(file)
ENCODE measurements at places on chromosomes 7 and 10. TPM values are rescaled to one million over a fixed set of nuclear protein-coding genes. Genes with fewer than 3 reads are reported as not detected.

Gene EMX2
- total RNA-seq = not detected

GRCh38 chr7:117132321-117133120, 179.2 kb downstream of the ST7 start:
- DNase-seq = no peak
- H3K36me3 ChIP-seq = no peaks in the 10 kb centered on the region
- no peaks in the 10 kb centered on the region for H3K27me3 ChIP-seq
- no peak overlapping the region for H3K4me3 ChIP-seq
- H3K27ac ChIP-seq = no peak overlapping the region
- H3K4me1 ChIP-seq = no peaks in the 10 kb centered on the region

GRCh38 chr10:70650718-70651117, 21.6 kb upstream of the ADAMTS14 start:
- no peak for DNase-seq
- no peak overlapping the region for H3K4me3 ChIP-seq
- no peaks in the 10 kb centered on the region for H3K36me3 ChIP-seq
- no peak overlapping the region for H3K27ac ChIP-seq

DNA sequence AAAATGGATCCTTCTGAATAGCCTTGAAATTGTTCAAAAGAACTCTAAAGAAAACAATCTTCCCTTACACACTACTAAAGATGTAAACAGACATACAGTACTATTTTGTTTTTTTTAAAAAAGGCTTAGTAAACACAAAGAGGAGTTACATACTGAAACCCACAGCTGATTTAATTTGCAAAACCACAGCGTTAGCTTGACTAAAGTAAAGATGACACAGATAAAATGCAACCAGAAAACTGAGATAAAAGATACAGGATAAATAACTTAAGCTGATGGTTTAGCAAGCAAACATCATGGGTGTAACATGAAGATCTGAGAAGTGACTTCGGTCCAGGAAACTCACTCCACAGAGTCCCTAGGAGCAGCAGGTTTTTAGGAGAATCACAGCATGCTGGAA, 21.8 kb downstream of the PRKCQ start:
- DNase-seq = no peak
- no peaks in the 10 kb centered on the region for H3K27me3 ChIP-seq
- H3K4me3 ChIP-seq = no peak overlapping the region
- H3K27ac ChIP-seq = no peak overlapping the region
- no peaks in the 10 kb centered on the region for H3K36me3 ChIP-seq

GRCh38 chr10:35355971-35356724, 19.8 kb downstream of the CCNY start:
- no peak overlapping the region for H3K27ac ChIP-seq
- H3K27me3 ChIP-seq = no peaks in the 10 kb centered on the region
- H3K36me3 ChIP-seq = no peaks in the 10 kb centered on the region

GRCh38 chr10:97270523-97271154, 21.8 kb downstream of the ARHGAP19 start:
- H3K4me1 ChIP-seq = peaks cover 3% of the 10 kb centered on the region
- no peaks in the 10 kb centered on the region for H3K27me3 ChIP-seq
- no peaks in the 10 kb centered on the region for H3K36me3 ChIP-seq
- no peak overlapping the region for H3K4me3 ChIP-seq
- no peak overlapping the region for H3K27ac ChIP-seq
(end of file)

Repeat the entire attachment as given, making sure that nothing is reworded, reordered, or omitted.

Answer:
ENCODE measurements at places on chromosomes 7 and 10. TPM values are rescaled to one million over a fixed set of nuclear protein-coding genes. Genes with fewer than 3 reads are reported as not detected.

Gene EMX2
- total RNA-seq = not detected

GRCh38 chr7:117132321-117133120, 179.2 kb downstream of the ST7 start:
- DNase-seq = no peak
- H3K36me3 ChIP-seq = no peaks in the 10 kb centered on the region
- no peaks in the 10 kb centered on the region for H3K27me3 ChIP-seq
- no peak overlapping the region for H3K4me3 ChIP-seq
- H3K27ac ChIP-seq = no peak overlapping the region
- H3K4me1 ChIP-seq = no peaks in the 10 kb centered on the region

GRCh38 chr10:70650718-70651117, 21.6 kb upstream of the ADAMTS14 start:
- no peak for DNase-seq
- no peak overlapping the region for H3K4me3 ChIP-seq
- no peaks in the 10 kb centered on the region for H3K36me3 ChIP-seq
- no peak overlapping the region for H3K27ac ChIP-seq

DNA sequence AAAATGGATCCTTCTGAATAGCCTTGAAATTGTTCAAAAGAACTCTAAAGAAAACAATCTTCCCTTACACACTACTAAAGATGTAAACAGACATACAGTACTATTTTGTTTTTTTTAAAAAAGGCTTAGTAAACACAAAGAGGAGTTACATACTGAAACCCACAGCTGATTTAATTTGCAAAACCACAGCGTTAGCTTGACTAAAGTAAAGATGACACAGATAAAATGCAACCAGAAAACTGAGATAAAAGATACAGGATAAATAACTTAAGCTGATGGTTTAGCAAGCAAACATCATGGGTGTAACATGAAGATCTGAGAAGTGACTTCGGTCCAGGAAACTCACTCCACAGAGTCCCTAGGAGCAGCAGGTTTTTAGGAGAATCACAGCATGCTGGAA, 21.8 kb downstream of the PRKCQ start:
- DNase-seq = no peak
- no peaks in the 10 kb centered on the region for H3K27me3 ChIP-seq
- H3K4me3 ChIP-seq = no peak overlapping the region
- H3K27ac ChIP-seq = no peak overlapping the region
- no peaks in the 10 kb centered on the region for H3K36me3 ChIP-seq

GRCh38 chr10:35355971-35356724, 19.8 kb downstream of the CCNY start:
- no peak overlapping the region for H3K27ac ChIP-seq
- H3K27me3 ChIP-seq = no peaks in the 10 kb centered on the region
- H3K36me3 ChIP-seq = no peaks in the 10 kb centered on the region

GRCh38 chr10:97270523-97271154, 21.8 kb downstream of the ARHGAP19 start:
- H3K4me1 ChIP-seq = peaks cover 3% of the 10 kb centered on the region
- no peaks in the 10 kb centered on the region for H3K27me3 ChIP-seq
- no peaks in the 10 kb centered on the region for H3K36me3 ChIP-seq
- no peak overlapping the region for H3K4me3 ChIP-seq
- no peak overlapping the region for H3K27ac ChIP-seq